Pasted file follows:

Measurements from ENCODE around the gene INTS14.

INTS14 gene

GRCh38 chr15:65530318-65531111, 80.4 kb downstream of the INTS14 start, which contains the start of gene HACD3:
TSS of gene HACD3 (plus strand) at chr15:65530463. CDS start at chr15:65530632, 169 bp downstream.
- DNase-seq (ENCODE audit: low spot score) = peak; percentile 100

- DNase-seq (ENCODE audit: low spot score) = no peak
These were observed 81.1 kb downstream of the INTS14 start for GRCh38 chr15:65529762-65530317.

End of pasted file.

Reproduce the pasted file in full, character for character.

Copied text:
Measurements from ENCODE around the gene INTS14.

INTS14 gene

GRCh38 chr15:65530318-65531111, 80.4 kb downstream of the INTS14 start, which contains the start of gene HACD3:
TSS of gene HACD3 (plus strand) at chr15:65530463. CDS start at chr15:65530632, 169 bp downstream.
- DNase-seq (ENCODE audit: low spot score) = peak; percentile 100

- DNase-seq (ENCODE audit: low spot score) = no peak
These were observed 81.1 kb downstream of the INTS14 start for GRCh38 chr15:65529762-65530317.